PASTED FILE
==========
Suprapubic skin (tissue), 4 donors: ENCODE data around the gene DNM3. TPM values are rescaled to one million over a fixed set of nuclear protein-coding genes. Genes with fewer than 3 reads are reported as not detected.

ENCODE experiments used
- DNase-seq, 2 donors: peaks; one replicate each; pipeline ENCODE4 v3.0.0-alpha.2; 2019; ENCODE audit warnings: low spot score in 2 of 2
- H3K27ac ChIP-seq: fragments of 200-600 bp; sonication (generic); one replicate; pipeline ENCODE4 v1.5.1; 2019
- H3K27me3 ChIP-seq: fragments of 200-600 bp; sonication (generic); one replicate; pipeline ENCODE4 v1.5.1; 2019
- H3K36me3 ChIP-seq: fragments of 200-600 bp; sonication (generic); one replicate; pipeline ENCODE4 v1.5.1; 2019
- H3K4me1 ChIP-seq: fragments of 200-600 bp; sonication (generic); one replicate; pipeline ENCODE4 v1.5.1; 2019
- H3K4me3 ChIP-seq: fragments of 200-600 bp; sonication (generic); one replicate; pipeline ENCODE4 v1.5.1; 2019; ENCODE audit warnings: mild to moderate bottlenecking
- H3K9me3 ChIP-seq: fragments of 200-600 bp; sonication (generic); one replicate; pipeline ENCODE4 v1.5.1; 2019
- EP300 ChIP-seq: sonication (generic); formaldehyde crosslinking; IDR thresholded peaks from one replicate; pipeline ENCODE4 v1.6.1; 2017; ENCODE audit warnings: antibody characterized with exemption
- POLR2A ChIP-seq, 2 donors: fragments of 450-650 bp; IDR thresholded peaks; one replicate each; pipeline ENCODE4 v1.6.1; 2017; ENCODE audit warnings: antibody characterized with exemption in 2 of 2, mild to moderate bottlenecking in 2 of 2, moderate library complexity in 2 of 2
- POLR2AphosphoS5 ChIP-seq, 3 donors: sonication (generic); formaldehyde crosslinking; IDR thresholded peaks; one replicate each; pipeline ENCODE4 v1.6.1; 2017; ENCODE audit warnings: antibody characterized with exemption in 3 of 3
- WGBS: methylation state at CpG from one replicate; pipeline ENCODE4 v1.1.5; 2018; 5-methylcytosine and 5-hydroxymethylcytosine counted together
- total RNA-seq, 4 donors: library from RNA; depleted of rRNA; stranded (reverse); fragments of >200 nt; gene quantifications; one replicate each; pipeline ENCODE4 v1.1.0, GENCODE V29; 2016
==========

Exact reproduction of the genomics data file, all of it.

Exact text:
Suprapubic skin (tissue), 4 donors: ENCODE data around the gene DNM3. TPM values are rescaled to one million over a fixed set of nuclear protein-coding genes. Genes with fewer than 3 reads are reported as not detected.

ENCODE experiments used
- DNase-seq, 2 donors: peaks; one replicate each; pipeline ENCODE4 v3.0.0-alpha.2; 2019; ENCODE audit warnings: low spot score in 2 of 2
- H3K27ac ChIP-seq: fragments of 200-600 bp; sonication (generic); one replicate; pipeline ENCODE4 v1.5.1; 2019
- H3K27me3 ChIP-seq: fragments of 200-600 bp; sonication (generic); one replicate; pipeline ENCODE4 v1.5.1; 2019
- H3K36me3 ChIP-seq: fragments of 200-600 bp; sonication (generic); one replicate; pipeline ENCODE4 v1.5.1; 2019
- H3K4me1 ChIP-seq: fragments of 200-600 bp; sonication (generic); one replicate; pipeline ENCODE4 v1.5.1; 2019
- H3K4me3 ChIP-seq: fragments of 200-600 bp; sonication (generic); one replicate; pipeline ENCODE4 v1.5.1; 2019; ENCODE audit warnings: mild to moderate bottlenecking
- H3K9me3 ChIP-seq: fragments of 200-600 bp; sonication (generic); one replicate; pipeline ENCODE4 v1.5.1; 2019
- EP300 ChIP-seq: sonication (generic); formaldehyde crosslinking; IDR thresholded peaks from one replicate; pipeline ENCODE4 v1.6.1; 2017; ENCODE audit warnings: antibody characterized with exemption
- POLR2A ChIP-seq, 2 donors: fragments of 450-650 bp; IDR thresholded peaks; one replicate each; pipeline ENCODE4 v1.6.1; 2017; ENCODE audit warnings: antibody characterized with exemption in 2 of 2, mild to moderate bottlenecking in 2 of 2, moderate library complexity in 2 of 2
- POLR2AphosphoS5 ChIP-seq, 3 donors: sonication (generic); formaldehyde crosslinking; IDR thresholded peaks; one replicate each; pipeline ENCODE4 v1.6.1; 2017; ENCODE audit warnings: antibody characterized with exemption in 3 of 3
- WGBS: methylation state at CpG from one replicate; pipeline ENCODE4 v1.1.5; 2018; 5-methylcytosine and 5-hydroxymethylcytosine counted together
- total RNA-seq, 4 donors: library from RNA; depleted of rRNA; stranded (reverse); fragments of >200 nt; gene quantifications; one replicate each; pipeline ENCODE4 v1.1.0, GENCODE V29; 2016